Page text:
The trustee for the defunct Auto-Train filed a $51 million damage suit yesterday against the company's former auditors, claiming that they fraudulently failed to report federal tax liens against the company and led it on a reckless program of expansion prior to its demise two years ago.

The trustee alleges in the 31-page complaint, filed in D.C. Superior Court, that Alexander Grant & Co.'s opinions led to public financial statements that "presented a false and misleading description of Auto-Train's financial condition" and that the company as a result "failed to take timely steps to reorganize" prior to filing for bankruptcy.

Burt K. Fischer, managing partner for the auditing firm, said yesterday that the suit "is totally without merit," adding that he was "surprised that [the trustee] is willing to spend the assets of the estate" by bringing the case to court.

Murray Drabkin, the court-appointed trustee overseeing the liquidation of Auto-Train's assets, was unavailable for comment.

During its 10 years of operation, the Auto-Train transported thousands of Washington-area vacationers from Northern Virginia to Sanford, Fla. On May 1, 1981, operations abruptly halted, with the company in financial ruin.

Drabkin maintains in his suit that the company's financial difficulties were misrepresented for years to stockholders and the board of directors and that Auto-Train, with equipment that was rusting away for lack of spare parts, was trying to expand when it should have been consolidating its assets.

Drabkin contends that among the financial difficulties auditors failed to disclose were:

* Nearly $2.4 million in delinquent federal payroll taxes. According to the suit, the taxes, representing 5 percent of the company's liabilities, "were Auto-Train's primary source of cash for operations" in the late 1970s. A tax lien was filed against the company in 1980, making it more difficult for Auto-Train to receive federal assistance.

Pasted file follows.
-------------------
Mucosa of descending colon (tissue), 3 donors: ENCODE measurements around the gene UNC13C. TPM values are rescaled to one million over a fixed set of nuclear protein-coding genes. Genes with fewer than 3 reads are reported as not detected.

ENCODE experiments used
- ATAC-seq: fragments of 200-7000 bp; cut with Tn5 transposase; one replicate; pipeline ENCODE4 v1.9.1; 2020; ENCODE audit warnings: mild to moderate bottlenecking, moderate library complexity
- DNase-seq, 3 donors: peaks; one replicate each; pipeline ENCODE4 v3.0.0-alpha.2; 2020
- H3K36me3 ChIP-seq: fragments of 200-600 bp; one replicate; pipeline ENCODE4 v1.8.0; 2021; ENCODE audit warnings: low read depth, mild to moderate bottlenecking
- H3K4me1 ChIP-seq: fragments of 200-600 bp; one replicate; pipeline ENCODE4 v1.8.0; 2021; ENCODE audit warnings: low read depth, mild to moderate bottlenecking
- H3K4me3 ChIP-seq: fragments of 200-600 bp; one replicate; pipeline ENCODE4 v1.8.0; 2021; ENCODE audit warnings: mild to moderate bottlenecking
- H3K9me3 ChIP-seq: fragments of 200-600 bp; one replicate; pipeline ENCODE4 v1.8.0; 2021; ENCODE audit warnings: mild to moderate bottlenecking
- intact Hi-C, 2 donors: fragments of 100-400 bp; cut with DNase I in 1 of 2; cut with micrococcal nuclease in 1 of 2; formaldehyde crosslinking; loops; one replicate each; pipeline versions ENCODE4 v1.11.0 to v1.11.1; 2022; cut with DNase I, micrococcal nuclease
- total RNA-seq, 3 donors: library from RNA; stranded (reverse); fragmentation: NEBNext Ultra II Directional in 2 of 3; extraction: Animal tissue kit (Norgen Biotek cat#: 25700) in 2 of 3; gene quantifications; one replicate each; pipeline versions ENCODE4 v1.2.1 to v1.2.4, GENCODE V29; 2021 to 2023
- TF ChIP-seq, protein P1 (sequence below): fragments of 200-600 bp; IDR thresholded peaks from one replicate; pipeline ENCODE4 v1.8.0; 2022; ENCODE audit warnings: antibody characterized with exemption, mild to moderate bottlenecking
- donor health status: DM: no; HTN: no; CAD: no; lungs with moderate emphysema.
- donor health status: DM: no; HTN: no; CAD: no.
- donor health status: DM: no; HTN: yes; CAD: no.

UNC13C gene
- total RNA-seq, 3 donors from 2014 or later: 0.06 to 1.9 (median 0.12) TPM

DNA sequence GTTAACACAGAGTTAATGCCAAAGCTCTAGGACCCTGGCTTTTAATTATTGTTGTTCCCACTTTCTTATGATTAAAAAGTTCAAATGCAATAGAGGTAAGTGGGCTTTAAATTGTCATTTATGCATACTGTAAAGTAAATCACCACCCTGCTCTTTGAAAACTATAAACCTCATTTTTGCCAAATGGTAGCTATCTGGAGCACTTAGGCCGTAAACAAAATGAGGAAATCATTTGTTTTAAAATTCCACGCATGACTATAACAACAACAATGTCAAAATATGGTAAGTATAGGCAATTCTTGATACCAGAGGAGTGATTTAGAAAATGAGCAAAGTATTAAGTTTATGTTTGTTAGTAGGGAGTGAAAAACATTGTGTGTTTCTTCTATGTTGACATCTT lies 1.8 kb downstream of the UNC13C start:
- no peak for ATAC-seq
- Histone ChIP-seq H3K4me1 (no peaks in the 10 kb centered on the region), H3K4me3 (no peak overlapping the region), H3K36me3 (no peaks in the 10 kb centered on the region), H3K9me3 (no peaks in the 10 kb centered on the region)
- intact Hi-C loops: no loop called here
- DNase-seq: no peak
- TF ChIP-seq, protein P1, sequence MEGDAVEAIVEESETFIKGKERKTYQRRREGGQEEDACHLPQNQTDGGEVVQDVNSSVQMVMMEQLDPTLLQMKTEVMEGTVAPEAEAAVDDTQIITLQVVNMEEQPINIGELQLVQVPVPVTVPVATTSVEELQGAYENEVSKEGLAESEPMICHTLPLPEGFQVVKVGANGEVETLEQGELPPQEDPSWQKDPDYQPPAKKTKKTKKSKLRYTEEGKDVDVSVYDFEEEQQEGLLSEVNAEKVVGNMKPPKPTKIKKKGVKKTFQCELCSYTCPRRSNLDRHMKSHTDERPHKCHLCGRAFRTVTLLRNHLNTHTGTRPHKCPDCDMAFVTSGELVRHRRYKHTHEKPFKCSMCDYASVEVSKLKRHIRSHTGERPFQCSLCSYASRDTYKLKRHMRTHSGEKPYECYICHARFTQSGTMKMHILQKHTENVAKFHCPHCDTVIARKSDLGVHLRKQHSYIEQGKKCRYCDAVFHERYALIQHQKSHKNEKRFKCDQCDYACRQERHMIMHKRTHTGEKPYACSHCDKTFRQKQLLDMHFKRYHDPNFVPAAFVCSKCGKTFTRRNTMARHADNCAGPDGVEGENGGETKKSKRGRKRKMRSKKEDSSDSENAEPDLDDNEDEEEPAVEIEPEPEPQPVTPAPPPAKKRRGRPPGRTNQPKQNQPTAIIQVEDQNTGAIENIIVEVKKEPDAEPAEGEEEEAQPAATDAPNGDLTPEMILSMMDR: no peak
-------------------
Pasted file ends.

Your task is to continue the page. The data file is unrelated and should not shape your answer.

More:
* Maintenance of the company's rolling stock "was deferred and in most cases never performed." Spare parts were stripped from train cars, which were left to rust. In late 1979, more than half the company's equipment was inoperable, and the value of equipment was "materially overstated" while the company failed to take "a substantial write-off," according to the suit.

* Financial statements in 1977, 1978 and 1979 "materially overstated" the value of Auto-Train assets by depreciating leased euipment over the life of the equipment rather than over the period of the lease.

Around 1977, Auto-Train attempted to invest in an auto ferry in Mexico, with the sale of $1.2 million worth of train cars to a Mexican group called Auto-Tren de Mexico, according to the suit. Drabkin maintains that the deal never went through, but that Auto-Train's financial statements continued to list unbilled expenses in Mexico as company assets.

From at least 1978 to September 1980, Auto-Train's books and records "were not properly maintained," according to the suit. Drabkin alleges that auditors "failed to make a proper study" of the data-processing systems that generated the company's financial information and that Alexander Grant "placed unreasonable reliance" on representations about the company's equipment, its construction projects and its stock offerings.

According to the suit, the auditors "failed to perform appropriate procedures" to determine why the company's income "was not consistent with the basic Auto-Train financial statements and with Auto-Train's true financial picture."